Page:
When a blanket additional insured endorsement provides coverage as required in a “written contract,” the First Department says the contract does not need to be signed.
In <a href="http://www.nycourts.gov/reporter/3dseries/2016/2016_08313.htm"><em>Zurich Am. Ins. Co. v Endurance Am. Speciality Ins. Co</em></a>., an employee of Kras Interior Contracting Corp. was injured while in the scope of his employment. The employee sued the property owner and Newmark, the property owner’s agent. Newmark hired Kras via a purchase order, which stated, “By accepting the order, vendor hereby agrees to become bound by the terms of the agreement.” The purchase order required Kras to procure insurance and name Newmark and the property owner as additional insureds. Although the purchase order contained signature lines, it was never executed.
Newmark’s insurer tendered the defense of its insured and the property owner to Kras’s insurer, and eventually initiated a declaratory judgment action to establish the defendants’ entitlement to coverage as additional insureds. Kras’s insurer argued they did not qualify as additional insureds because the purchase order was not signed and, therefore, there was no contract in place. The First Department noted that the blanket endorsement merely required a “written contract,” but did not require that the contract be executed. Accordingly, the court held that Newmark and the owner were additional insureds.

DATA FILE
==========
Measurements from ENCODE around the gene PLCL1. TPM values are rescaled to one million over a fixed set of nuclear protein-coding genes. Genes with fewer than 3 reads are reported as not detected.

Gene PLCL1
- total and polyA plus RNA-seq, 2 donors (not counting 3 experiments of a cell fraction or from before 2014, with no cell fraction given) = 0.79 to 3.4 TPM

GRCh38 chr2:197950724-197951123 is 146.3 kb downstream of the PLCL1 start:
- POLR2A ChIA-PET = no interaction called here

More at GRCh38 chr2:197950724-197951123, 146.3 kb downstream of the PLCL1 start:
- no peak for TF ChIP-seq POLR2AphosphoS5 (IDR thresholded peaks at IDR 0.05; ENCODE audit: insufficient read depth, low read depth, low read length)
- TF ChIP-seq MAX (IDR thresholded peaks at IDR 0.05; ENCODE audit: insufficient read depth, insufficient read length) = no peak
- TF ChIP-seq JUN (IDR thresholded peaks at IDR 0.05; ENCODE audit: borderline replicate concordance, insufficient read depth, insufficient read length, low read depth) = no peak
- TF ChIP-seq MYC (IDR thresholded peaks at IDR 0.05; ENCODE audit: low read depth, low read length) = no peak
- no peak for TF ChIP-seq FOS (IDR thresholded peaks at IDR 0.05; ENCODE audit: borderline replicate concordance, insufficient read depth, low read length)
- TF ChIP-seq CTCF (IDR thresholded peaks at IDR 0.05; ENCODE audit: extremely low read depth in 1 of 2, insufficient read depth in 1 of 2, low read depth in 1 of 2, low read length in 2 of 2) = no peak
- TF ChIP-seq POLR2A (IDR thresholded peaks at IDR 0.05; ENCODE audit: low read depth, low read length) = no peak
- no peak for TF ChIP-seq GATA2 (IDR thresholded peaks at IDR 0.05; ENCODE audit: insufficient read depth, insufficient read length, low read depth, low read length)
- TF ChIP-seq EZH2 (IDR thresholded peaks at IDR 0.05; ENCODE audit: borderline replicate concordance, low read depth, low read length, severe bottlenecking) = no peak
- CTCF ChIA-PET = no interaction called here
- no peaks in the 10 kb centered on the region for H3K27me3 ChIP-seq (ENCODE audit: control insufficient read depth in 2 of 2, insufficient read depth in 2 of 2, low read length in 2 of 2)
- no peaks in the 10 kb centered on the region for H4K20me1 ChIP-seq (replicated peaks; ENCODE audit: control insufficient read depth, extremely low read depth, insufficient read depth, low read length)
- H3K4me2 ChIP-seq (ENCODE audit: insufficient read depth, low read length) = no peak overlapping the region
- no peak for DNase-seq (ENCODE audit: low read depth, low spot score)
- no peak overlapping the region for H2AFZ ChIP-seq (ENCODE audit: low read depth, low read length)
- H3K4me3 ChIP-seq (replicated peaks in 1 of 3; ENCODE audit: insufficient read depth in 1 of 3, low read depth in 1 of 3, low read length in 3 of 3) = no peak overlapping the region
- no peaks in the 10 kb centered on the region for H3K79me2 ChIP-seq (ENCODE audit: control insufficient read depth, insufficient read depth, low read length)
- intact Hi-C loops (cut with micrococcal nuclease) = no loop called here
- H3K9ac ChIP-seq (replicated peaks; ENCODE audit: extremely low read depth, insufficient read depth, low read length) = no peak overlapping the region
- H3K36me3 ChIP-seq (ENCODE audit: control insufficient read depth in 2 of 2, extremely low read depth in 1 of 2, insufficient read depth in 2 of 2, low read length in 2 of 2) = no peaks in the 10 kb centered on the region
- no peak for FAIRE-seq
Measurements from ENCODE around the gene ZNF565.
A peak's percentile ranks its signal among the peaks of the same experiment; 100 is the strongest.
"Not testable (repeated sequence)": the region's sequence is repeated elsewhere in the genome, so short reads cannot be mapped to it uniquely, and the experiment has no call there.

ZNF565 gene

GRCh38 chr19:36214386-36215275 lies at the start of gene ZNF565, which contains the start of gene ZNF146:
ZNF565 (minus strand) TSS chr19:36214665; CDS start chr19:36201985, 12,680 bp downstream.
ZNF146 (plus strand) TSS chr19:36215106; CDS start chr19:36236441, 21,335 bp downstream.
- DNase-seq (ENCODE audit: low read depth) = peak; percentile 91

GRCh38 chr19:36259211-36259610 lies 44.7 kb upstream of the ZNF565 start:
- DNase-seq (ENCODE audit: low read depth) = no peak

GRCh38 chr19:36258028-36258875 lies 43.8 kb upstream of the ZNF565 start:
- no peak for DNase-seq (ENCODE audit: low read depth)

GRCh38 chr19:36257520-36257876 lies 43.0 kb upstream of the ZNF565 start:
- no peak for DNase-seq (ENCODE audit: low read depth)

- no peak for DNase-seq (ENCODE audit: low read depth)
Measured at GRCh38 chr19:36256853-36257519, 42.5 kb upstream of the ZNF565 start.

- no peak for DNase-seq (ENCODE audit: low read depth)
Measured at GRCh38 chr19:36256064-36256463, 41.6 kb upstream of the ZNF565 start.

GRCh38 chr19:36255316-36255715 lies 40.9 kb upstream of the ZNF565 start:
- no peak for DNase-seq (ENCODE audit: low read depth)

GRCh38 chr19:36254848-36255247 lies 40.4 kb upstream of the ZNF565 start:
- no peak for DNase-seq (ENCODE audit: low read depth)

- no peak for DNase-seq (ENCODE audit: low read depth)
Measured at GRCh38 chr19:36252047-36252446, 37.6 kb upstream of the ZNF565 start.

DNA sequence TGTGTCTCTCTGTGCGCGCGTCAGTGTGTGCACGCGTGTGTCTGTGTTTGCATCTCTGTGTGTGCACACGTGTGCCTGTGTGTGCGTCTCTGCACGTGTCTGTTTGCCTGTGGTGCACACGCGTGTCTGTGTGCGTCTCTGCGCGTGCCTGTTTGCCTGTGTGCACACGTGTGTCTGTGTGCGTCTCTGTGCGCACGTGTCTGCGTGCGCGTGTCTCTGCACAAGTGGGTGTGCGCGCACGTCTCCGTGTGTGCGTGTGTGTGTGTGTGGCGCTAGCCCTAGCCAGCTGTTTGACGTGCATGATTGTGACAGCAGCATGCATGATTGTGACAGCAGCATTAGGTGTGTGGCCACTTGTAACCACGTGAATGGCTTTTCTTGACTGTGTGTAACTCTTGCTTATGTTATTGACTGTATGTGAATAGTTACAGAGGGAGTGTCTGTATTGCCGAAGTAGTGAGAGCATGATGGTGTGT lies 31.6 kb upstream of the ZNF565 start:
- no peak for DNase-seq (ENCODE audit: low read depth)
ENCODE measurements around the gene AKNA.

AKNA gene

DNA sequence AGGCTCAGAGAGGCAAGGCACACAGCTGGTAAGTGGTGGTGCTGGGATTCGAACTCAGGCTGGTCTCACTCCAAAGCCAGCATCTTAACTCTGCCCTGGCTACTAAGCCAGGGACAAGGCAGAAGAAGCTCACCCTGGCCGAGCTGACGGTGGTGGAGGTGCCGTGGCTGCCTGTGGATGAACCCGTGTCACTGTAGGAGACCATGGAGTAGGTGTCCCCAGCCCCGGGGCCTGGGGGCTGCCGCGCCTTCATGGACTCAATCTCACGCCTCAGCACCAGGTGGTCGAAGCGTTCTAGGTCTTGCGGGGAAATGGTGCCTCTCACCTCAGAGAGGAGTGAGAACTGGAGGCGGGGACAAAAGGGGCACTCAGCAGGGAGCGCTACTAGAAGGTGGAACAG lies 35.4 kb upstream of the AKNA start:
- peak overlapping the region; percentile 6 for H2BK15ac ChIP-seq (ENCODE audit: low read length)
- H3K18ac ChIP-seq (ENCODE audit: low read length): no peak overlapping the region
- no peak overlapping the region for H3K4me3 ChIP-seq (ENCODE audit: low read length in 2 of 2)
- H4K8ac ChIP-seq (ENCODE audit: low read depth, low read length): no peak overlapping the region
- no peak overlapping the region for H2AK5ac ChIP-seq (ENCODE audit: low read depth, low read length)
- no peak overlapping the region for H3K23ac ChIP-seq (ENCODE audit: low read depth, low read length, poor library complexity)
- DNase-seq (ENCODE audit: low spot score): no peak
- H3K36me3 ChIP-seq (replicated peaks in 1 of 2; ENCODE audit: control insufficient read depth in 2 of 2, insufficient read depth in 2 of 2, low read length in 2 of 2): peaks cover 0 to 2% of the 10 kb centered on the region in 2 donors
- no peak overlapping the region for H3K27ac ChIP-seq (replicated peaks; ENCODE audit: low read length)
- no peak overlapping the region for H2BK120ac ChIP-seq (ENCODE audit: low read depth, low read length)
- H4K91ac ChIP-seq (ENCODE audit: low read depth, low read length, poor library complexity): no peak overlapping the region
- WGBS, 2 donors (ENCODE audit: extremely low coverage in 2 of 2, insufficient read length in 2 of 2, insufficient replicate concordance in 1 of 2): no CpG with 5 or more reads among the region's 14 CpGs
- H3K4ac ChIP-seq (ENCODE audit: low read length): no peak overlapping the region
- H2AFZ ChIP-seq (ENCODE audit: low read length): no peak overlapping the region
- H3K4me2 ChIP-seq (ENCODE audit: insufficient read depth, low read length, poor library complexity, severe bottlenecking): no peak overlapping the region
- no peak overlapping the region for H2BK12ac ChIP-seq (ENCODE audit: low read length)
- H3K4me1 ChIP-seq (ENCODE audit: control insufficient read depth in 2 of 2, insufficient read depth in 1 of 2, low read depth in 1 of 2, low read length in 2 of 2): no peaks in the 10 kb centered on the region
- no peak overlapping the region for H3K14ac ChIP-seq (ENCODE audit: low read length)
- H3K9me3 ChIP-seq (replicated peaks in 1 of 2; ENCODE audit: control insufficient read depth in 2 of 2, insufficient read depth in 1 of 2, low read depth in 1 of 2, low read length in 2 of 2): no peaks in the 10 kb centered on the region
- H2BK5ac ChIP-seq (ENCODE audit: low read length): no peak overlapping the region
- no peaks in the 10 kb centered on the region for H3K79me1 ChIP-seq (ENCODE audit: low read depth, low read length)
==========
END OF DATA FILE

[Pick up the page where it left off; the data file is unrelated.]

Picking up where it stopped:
When it comes to evaluating additional insured coverage, both the endorsement and the contract must be carefully scrutinized. The importance of undertaking this analysis cannot be underemphasized given the frequency with which litigation follows the above pattern—worker is injured on the job, sues the property owner and its agents, who then seek coverage as additional insureds to the worker’s employer’s policy.
Thanks to Chris Soverow for his contribution to this post.